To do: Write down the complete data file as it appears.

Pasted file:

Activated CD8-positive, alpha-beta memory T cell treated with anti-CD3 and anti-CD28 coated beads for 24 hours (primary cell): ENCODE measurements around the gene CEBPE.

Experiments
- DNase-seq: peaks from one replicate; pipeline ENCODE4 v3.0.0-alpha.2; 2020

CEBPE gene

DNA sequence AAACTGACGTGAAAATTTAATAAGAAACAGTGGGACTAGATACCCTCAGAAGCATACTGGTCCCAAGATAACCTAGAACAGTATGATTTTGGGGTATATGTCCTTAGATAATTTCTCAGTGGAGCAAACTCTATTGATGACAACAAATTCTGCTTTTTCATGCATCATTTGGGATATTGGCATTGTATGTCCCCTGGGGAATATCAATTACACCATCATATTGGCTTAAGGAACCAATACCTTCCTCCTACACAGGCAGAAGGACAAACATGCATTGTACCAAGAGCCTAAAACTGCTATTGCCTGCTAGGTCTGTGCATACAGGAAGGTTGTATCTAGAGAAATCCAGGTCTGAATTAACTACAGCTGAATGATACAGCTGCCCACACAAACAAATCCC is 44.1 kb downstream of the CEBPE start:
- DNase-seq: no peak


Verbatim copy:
Activated CD8-positive, alpha-beta memory T cell treated with anti-CD3 and anti-CD28 coated beads for 24 hours (primary cell): ENCODE measurements around the gene CEBPE.

Experiments
- DNase-seq: peaks from one replicate; pipeline ENCODE4 v3.0.0-alpha.2; 2020

CEBPE gene

DNA sequence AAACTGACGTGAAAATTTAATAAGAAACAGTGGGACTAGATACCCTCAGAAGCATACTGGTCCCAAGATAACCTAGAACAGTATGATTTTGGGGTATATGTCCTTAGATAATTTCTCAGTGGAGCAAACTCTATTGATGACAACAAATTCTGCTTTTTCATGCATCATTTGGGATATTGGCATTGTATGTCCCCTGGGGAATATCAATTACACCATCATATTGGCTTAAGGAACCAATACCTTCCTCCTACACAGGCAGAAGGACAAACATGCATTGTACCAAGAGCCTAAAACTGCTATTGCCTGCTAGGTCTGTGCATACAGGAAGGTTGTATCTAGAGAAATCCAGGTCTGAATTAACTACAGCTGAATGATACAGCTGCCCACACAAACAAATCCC is 44.1 kb downstream of the CEBPE start:
- DNase-seq: no peak